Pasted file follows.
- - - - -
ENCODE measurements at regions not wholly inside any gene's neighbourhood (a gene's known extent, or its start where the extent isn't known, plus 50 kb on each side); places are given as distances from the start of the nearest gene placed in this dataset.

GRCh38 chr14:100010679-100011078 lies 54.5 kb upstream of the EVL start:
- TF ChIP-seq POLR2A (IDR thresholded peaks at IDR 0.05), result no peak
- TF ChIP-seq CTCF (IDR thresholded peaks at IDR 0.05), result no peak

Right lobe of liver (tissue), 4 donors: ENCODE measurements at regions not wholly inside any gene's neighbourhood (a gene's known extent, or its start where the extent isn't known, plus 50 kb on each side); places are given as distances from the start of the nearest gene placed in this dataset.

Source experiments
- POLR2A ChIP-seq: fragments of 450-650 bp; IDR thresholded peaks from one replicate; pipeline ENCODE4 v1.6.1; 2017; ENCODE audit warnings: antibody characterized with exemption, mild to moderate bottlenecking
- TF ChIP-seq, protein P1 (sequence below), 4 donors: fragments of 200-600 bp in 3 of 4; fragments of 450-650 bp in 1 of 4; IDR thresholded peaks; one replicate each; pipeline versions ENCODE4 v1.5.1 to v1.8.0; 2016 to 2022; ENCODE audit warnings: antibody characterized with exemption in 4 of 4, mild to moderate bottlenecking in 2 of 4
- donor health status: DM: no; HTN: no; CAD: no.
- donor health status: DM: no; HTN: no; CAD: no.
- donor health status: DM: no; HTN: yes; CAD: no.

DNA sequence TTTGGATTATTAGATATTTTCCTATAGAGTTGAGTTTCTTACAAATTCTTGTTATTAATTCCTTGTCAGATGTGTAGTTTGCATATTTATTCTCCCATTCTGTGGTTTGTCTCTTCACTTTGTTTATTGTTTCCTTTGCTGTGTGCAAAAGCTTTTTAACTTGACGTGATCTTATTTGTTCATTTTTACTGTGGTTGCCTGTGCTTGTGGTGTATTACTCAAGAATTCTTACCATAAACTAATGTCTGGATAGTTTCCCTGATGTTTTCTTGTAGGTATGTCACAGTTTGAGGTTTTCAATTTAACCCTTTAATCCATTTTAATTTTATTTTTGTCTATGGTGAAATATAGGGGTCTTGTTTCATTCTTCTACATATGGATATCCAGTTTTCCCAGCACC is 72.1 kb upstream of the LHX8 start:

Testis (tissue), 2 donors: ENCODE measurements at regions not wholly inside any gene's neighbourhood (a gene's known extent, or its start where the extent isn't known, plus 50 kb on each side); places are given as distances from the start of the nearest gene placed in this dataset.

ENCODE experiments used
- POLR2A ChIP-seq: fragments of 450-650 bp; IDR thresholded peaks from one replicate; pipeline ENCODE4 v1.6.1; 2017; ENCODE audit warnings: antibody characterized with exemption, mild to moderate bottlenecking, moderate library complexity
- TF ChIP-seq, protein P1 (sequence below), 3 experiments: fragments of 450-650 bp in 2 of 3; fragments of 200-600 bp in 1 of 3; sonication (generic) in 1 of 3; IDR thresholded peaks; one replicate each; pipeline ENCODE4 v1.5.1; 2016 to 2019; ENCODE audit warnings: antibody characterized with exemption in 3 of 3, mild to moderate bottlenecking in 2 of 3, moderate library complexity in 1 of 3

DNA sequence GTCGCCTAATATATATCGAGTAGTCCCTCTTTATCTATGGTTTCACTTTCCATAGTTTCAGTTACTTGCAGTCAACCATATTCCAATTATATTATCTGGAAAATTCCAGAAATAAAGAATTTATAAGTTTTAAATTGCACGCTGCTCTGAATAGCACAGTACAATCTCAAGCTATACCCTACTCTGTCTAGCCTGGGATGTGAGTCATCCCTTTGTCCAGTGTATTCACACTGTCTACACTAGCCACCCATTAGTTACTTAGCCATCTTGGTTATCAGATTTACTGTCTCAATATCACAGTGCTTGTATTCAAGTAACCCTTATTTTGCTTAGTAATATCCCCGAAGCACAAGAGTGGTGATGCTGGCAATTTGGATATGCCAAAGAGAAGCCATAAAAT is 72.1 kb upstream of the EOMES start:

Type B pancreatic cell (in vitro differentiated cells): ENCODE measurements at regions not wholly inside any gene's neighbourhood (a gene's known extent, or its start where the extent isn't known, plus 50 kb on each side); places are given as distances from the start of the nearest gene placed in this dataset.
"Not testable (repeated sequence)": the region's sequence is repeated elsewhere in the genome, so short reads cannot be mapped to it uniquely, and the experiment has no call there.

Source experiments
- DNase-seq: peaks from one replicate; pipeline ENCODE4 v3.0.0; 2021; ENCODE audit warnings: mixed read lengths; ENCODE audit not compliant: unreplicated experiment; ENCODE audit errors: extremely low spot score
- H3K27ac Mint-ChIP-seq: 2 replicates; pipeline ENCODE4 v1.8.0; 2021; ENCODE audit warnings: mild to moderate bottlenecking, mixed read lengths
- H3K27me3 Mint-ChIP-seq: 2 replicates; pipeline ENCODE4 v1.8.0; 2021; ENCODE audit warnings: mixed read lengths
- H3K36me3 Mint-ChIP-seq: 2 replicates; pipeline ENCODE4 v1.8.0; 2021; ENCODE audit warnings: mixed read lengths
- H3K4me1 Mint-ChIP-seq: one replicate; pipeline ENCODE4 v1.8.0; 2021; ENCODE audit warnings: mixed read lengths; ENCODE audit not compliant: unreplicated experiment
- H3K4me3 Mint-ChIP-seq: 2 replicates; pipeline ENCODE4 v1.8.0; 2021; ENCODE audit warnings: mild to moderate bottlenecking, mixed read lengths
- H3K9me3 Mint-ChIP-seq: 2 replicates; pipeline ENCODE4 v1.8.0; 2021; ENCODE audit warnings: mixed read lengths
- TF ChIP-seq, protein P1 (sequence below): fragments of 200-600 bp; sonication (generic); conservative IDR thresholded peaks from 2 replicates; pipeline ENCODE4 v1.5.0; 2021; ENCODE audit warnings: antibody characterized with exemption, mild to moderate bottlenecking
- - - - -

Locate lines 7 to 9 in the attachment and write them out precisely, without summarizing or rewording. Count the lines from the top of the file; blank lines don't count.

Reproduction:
- POLR2A ChIP-seq: fragments of 450-650 bp; IDR thresholded peaks from one replicate; pipeline ENCODE4 v1.6.1; 2017; ENCODE audit warnings: antibody characterized with exemption, mild to moderate bottlenecking
- TF ChIP-seq, protein P1 (sequence below), 4 donors: fragments of 200-600 bp in 3 of 4; fragments of 450-650 bp in 1 of 4; IDR thresholded peaks; one replicate each; pipeline versions ENCODE4 v1.5.1 to v1.8.0; 2016 to 2022; ENCODE audit warnings: antibody characterized with exemption in 4 of 4, mild to moderate bottlenecking in 2 of 4
- donor health status: DM: no; HTN: no; CAD: no.